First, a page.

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Creating A Flower Garden

Memorial Day is next Monday (May 30). Originally called Decoration Day, it began in nearby Waterloo soon after the Civil War, as a day set aside to place flowers on the graves of fallen soldiers. Today we honor all fallen military members.

Aside from the parades and ceremonies, Memorial Day is the unofficial start of the growing season in upstate New York. It was selected because we can be relatively certain that we’ll have no more frosts or freezes. It’s when you can safely plant vegetables and annual flowers. In the interest of full disclosure, you can usually plant these safely a week or even two weeks before Memorial Day.

Why not use this three-day weekend to plant a flower garden, or gardens, in your yard? I think you’ll agree that color adds life to every landscape. These days you have more varieties of plants available and infinite ways to display them.

You can enhance curb appeal by planting perennial borders on either side of the walk leading up to your front door or on either side of the driveway. Hang baskets of annuals from the eaves or the front porch. Plant a border of annuals around the planting beds containing shrubs. Most of the spring blooming shrubs have finished blooming and this splash of color will add pizzazz to an otherwise monochromatic area.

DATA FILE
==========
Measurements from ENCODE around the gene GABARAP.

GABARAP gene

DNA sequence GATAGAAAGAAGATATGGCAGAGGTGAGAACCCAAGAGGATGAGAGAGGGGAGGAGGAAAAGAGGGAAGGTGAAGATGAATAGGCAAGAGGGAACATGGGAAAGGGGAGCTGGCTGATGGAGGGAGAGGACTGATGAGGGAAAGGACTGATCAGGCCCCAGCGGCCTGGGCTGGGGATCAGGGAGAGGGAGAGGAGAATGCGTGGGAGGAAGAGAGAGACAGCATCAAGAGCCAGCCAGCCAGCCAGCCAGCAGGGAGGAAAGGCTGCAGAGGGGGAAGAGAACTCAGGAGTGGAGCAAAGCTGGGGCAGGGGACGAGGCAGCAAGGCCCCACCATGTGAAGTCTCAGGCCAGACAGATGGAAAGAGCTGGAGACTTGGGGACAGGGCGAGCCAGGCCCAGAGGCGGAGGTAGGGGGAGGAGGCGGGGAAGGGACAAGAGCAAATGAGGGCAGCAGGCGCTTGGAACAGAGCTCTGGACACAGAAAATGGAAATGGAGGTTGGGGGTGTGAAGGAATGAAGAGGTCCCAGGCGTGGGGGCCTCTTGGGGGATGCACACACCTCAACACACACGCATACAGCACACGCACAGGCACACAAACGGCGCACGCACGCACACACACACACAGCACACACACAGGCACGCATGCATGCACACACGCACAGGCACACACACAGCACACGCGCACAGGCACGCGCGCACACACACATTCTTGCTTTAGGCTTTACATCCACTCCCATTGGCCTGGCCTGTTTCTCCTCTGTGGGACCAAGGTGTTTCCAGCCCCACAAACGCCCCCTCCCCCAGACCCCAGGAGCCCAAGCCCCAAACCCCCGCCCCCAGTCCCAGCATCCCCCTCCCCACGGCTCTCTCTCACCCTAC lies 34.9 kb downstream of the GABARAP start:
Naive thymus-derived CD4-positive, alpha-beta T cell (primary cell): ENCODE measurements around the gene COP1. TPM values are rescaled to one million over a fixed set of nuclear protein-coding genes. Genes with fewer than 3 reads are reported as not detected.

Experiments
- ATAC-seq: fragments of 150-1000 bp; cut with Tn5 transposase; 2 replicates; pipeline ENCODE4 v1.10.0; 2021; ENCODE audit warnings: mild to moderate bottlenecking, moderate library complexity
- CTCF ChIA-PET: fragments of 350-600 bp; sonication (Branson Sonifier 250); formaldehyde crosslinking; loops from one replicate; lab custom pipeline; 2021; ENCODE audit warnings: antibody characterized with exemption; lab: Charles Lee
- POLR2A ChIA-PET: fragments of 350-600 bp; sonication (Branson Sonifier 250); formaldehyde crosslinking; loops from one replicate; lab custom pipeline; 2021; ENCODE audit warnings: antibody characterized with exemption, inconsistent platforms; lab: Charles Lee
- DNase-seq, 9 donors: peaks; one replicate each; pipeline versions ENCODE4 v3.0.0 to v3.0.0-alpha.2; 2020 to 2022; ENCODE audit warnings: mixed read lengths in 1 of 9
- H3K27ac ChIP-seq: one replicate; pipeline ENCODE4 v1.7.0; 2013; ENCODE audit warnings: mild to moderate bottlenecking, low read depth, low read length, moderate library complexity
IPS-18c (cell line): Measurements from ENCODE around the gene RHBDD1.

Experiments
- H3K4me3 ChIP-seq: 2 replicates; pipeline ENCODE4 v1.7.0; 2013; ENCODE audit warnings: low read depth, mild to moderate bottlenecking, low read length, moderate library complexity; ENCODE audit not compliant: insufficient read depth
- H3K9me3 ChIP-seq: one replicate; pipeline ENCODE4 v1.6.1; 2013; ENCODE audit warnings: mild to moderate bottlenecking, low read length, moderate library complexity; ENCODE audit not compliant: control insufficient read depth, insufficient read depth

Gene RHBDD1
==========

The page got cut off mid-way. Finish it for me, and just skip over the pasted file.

Other beds can be dedicated flower beds with perennials, annuals or a mixture of both. These beds can be free form in shape. Make them big enough that you can plant enough of each plant to provide masses of spectacular color. Be sure to plant the taller plants to the back and progressively shorter plants toward the front. For planting beds that can be accessed all the way around, place the taller plants in the middle and the cascading look 360 degrees around.

Flower gardens can be any type you want. Consider a wildflower or cottage garden. Refer to some of my earlier blogs and thoroughly research these types of gardens before tackling them. All your flowers don’t have to be planted in the ground, either. Some can be planted in containers and window boxes. They can be planted vertically and in raised beds, too.

I realize that many of you are shaking your heads, thinking this is a nice idea but more than you want to tackle. In that case, I recommend a meeting with one of our professional landscape designers to share your thoughts and then let them demonstrate their creativity. Once you and the designer have agreed on the layout, we have professionals who can obtain the plant material and install your gardens for you. All you have to do is enjoy you landscape’s newfound beauty.

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